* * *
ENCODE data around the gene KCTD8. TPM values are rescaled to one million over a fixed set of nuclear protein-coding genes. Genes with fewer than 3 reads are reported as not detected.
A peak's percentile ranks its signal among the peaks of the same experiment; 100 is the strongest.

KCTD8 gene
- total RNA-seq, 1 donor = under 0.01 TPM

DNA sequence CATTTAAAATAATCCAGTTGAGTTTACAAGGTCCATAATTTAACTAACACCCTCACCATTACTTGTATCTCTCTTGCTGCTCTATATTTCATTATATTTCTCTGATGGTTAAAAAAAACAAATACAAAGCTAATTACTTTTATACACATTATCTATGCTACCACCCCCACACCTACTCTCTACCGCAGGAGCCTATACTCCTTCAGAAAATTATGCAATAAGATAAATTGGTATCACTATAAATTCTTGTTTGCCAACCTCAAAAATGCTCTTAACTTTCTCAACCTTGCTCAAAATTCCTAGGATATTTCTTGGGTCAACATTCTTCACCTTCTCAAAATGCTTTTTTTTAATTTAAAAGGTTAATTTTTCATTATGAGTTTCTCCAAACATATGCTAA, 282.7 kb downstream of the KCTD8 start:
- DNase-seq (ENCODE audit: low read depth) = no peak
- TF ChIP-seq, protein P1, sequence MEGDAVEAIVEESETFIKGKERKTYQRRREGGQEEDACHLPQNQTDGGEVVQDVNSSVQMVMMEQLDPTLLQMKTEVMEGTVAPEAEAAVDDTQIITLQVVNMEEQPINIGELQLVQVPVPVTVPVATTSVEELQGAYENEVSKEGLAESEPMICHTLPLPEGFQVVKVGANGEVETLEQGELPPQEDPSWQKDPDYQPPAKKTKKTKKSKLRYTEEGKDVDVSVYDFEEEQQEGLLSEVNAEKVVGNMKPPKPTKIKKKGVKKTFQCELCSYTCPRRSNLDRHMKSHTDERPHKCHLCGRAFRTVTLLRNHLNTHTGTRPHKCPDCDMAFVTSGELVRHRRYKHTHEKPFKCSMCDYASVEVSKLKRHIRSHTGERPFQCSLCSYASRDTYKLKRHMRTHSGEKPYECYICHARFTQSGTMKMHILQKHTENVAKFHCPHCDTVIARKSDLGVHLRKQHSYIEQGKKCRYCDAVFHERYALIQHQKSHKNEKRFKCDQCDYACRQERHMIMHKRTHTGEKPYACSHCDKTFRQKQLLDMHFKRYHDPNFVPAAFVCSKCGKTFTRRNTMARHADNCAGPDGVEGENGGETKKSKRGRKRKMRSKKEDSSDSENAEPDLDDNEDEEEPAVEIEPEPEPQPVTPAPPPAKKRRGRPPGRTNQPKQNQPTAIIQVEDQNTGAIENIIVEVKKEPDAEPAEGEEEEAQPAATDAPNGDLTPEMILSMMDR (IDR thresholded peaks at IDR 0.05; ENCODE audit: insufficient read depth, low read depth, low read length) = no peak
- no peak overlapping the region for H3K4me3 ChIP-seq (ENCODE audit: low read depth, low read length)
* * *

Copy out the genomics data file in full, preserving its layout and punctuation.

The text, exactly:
ENCODE data around the gene KCTD8. TPM values are rescaled to one million over a fixed set of nuclear protein-coding genes. Genes with fewer than 3 reads are reported as not detected.
A peak's percentile ranks its signal among the peaks of the same experiment; 100 is the strongest.

KCTD8 gene
- total RNA-seq, 1 donor = under 0.01 TPM

DNA sequence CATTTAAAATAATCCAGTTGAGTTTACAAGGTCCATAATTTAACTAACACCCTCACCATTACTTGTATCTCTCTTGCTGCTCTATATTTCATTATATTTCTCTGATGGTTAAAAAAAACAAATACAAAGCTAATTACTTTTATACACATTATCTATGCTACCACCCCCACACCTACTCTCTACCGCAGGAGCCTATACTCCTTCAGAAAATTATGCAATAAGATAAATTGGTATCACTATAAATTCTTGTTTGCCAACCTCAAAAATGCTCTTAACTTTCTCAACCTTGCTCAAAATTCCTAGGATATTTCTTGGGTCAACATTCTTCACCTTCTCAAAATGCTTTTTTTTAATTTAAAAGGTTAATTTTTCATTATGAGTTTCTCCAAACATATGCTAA, 282.7 kb downstream of the KCTD8 start:
- DNase-seq (ENCODE audit: low read depth) = no peak
- TF ChIP-seq, protein P1, sequence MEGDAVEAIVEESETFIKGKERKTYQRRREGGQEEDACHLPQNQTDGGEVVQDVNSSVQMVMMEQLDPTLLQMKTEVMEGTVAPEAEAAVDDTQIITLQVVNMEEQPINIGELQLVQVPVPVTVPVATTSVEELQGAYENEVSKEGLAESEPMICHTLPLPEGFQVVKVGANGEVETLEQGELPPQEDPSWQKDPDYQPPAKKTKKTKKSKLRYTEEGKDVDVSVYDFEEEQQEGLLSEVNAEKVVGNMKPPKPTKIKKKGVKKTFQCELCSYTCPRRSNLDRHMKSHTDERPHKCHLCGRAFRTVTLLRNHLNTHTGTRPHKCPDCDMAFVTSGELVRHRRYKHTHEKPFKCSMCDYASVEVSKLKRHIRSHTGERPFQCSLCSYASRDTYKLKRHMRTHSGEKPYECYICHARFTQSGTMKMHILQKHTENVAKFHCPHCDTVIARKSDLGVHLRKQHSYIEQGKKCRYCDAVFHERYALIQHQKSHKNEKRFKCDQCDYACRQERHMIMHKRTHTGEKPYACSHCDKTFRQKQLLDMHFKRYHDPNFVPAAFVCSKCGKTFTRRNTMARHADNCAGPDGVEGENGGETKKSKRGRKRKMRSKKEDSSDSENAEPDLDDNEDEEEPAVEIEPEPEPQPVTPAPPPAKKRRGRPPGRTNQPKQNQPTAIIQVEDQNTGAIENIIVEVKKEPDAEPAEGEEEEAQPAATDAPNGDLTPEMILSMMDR (IDR thresholded peaks at IDR 0.05; ENCODE audit: insufficient read depth, low read depth, low read length) = no peak
- no peak overlapping the region for H3K4me3 ChIP-seq (ENCODE audit: low read depth, low read length)